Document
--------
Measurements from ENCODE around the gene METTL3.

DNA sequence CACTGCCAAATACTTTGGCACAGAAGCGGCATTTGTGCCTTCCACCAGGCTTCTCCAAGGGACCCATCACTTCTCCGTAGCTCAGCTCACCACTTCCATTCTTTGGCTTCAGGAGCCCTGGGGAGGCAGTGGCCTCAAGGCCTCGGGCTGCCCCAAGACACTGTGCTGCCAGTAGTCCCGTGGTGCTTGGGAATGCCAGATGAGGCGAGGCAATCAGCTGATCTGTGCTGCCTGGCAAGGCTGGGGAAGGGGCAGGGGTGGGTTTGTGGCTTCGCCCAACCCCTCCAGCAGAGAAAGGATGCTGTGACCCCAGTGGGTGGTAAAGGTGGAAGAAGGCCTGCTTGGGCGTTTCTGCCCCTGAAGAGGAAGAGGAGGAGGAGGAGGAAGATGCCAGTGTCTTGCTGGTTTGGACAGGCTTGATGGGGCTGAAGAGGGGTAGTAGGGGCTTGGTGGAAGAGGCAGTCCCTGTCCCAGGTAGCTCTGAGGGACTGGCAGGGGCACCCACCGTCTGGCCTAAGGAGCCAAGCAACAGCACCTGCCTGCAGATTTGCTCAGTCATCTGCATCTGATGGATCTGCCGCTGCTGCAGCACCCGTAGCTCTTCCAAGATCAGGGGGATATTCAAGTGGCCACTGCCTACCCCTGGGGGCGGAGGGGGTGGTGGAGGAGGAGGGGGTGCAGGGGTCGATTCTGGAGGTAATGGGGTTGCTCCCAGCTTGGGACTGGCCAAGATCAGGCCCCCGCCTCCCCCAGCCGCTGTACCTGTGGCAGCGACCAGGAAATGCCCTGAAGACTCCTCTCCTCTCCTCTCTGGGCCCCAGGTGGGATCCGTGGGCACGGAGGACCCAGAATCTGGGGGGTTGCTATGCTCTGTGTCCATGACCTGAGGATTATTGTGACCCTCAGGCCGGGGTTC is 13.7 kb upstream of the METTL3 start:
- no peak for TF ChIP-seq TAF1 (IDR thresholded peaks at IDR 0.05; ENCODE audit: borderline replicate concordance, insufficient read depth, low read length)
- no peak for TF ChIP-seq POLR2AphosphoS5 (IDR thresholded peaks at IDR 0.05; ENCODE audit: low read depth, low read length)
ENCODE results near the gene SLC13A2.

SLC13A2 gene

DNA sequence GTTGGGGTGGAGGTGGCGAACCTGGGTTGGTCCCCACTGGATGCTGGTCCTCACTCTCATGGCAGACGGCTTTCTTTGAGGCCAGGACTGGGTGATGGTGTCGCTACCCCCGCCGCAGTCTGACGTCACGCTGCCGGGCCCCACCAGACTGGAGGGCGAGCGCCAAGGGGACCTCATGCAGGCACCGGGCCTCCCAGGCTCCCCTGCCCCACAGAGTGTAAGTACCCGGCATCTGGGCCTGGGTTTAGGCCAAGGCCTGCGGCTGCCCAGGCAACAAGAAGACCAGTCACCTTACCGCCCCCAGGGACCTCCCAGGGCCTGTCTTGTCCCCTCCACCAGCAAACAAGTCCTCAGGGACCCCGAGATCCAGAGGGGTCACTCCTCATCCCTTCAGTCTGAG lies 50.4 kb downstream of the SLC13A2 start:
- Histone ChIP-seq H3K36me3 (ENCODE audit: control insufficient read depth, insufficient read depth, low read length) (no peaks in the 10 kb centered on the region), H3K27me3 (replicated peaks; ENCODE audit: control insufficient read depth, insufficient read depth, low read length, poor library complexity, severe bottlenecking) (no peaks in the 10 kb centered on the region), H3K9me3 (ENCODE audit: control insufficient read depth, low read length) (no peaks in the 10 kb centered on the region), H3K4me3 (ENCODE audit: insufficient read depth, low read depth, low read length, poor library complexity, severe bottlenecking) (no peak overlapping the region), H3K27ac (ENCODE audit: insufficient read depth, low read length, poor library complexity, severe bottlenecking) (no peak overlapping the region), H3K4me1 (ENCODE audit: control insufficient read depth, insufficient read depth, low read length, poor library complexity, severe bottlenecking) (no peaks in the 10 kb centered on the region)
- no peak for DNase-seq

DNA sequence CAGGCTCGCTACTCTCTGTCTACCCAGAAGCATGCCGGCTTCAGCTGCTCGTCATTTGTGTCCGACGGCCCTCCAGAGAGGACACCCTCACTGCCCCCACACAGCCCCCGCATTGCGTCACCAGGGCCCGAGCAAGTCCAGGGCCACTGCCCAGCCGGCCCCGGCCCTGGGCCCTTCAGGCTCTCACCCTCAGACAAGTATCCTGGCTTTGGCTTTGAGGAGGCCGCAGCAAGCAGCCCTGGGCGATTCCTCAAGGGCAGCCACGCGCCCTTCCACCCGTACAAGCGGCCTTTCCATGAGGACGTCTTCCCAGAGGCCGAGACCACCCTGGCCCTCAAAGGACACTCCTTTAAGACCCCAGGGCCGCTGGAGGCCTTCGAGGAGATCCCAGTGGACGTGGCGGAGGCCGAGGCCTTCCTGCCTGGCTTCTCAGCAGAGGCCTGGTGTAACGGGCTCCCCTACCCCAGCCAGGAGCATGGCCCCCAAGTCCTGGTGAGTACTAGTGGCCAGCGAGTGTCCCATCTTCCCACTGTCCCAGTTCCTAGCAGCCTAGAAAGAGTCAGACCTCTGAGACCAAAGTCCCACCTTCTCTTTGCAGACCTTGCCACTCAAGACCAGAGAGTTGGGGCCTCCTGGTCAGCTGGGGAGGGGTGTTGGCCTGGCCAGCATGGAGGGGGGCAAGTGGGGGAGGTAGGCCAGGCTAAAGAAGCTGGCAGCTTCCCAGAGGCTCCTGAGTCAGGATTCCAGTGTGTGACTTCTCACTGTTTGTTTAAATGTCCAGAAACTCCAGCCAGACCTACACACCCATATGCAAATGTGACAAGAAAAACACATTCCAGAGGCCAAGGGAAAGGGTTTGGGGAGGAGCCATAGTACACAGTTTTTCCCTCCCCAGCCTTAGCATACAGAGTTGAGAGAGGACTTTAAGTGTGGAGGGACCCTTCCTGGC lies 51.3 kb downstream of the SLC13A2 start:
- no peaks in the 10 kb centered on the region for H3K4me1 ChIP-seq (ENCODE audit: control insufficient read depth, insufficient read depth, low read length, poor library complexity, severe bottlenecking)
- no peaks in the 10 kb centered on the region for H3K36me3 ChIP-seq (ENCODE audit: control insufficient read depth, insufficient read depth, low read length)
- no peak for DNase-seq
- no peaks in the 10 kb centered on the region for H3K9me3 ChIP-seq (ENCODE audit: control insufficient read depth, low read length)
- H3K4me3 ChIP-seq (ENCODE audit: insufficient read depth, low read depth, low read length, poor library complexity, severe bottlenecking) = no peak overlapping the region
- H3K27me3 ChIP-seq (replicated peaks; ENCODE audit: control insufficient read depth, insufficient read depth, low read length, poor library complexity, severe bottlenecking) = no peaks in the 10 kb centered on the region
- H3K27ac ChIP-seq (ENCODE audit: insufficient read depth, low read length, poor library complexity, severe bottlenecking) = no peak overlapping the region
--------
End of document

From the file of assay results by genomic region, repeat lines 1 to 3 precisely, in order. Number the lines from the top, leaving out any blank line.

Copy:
Measurements from ENCODE around the gene METTL3.

DNA sequence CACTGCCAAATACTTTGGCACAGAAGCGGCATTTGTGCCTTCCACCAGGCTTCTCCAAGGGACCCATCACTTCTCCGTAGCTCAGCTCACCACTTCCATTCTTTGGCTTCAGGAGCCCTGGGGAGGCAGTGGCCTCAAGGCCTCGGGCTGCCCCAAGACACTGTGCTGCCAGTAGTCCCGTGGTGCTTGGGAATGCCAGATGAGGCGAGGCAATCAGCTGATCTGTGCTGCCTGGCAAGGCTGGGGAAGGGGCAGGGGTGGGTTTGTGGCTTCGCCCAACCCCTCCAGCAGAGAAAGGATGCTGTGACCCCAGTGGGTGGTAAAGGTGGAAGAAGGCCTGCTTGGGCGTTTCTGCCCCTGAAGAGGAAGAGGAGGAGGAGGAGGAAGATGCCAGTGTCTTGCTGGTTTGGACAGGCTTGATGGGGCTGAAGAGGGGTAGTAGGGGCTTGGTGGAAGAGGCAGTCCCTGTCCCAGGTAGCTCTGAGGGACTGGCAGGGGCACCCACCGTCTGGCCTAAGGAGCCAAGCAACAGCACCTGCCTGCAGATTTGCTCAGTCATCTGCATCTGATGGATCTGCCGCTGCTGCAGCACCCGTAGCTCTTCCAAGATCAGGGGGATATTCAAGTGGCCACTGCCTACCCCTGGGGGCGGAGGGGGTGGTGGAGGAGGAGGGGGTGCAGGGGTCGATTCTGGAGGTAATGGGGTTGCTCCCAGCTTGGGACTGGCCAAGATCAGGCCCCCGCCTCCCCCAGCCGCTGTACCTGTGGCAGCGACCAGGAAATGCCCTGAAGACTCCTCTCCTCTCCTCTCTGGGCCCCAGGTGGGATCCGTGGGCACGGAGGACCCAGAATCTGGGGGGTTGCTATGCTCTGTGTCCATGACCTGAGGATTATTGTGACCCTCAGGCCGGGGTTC is 13.7 kb upstream of the METTL3 start:
- no peak for TF ChIP-seq TAF1 (IDR thresholded peaks at IDR 0.05; ENCODE audit: borderline replicate concordance, insufficient read depth, low read length)